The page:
Virginia (CNN) (08/12/20)— A Glen Allen, Virginia, man has been convicted of six misdemeanor charges and sentenced to six years in prison for driving his car through a group of Black Lives Matter protesters in June, online court filings state.
Harry Rogers, age 37, was sentenced on Monday to 12 months in prison for each of the six charges for simple assault, destruction of property, and failure to stop at the scene of an accident, according to court records.
Court records show that Rogers still faces three felony counts for attempted malicious wounding, one count for each of the three people injured in the incident.
None of the injuries were life-threatening, Henrico County Commonwealth’s Attorney Shannon Taylor said.
Rogers has not yet entered a plea to the felony charges, and his attorney has not responded to CNN’s multiple requests for comment.
Several witnesses at the June 7th Black Lives Matter protest in Henrico County, Virginia, reported that a vehicle had “revved their engine and drove through the protesters occupying the roadway,” Henrico County Police said.
Rogers was arrested, and a victim who had called to report the incident was checked by rescue workers at the scene and refused further treatment, according to police.
The incident drew parallels to the 2017 rally in Charlottesville, during which 32-year-old Heather Heyer was killed when a car plowed into a crowd of counterprotesters gathered to oppose a “Unite the Right” rally of White nationalist and other right-wing groups.
Taylor said in a statement in June that the “egregious criminal act will not go unpunished.”
“We lived through this in Virginia in Charlottesville in 2017,” Taylor said. “Hate has no place here under my watch.”
Rogers is described by prosecutors as “an admitted leader of the Ku Klux Klan and a propagandist for Confederate ideology.”
Police officers who arrested Rogers searched his truck and home and found multiple weapons and clips of ammunition, several KKK and Confederate flag patches, and Klan literature in the car’s glove compartment, according to Taylor.
She added that one of the patches was for a local KKK chapter that Rogers admitted to being the leader of.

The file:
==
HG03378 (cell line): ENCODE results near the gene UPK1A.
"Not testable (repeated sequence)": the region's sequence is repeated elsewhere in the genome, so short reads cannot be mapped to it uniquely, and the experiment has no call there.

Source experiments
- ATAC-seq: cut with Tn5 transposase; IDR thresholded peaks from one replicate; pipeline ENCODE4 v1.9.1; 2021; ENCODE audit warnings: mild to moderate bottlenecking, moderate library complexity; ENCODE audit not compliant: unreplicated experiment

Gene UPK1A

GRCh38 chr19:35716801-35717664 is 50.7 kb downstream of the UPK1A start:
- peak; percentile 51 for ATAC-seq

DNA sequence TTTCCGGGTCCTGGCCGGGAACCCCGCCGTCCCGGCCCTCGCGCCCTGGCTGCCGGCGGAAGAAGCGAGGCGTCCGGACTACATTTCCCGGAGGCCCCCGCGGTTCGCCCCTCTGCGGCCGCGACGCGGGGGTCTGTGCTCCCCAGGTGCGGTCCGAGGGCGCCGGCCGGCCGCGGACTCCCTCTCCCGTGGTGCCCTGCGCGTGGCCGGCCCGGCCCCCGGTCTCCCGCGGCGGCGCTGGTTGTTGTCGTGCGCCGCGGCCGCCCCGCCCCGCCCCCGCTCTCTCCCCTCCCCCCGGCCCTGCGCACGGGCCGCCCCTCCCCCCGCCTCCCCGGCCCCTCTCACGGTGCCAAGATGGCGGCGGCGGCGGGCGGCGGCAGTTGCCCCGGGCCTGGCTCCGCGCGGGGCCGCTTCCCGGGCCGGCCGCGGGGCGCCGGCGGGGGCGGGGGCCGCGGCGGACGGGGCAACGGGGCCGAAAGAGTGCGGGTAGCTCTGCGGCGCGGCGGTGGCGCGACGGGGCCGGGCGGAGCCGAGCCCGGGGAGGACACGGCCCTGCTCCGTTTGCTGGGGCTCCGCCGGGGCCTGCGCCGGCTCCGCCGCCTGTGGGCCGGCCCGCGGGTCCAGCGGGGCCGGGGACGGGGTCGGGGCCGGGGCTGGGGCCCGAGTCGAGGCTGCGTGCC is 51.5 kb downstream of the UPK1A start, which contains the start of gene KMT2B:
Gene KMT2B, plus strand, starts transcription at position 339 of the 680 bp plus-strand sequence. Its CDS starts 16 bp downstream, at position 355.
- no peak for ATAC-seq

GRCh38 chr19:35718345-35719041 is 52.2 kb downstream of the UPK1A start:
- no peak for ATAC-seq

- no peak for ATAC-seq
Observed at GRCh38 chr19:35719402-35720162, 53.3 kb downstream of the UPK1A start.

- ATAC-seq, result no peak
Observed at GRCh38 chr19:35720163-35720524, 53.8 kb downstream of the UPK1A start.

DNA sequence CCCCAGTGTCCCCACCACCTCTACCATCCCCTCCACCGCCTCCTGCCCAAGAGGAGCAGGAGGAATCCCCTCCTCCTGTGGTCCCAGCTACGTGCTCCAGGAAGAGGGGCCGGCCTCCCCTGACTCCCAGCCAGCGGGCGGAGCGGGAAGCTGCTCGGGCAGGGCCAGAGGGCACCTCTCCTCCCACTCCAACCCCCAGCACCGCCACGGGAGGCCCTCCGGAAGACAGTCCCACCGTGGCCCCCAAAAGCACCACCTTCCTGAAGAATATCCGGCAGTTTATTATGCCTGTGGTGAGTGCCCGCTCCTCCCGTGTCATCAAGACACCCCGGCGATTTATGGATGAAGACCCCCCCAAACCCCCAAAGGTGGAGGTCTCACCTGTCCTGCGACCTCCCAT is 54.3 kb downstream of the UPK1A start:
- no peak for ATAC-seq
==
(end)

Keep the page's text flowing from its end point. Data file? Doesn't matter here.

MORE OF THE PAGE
Taylor also said that Rogers broadcasted live on Facebook at least twice on June 7. She said one video was thought to be filmed on his way to the protest, telling his friends to join him.
Another video was believed to be filmed after he had driven his car into protesters, “regaling in how he revved the engine and drove right on through,” Taylor said.
Rogers was ultimately not charged with any hate crimes, despite prosecutors seeking to add hate crime sentencing enhancements to his charges.
A judge rejected the hate crime enhancements to the assault charges, ruling that the three White victims were not targeted because of their race, but Rogers was still sentenced to the maximum amount of time for each of the charges.
Taylor believes that current Virginia law regarding hate crimes is “insufficient,” and that a new law is needed for crimes “when one acts with hatred against a group of people supporting each other, irrespective of the victim’s race or ethnicity.”
“Our current law recognizes the ethnicity of the victim as a basis for our hate crime, but our current laws are insufficient; we need a law that will capture the hateful and vengeful intent of a defendant regardless of the skin color of the victim,” Taylor said. “A devout member of the KKK, whose ideology believes that people of color are inferior, does not believe in the Black Lives Matter movement. Any action towards a Black Lives Matter movement is one based in hate and that should be a reason to impose a harsher sentence.”
The hearing for Rogers on his remaining felony charges is scheduled for September 14.
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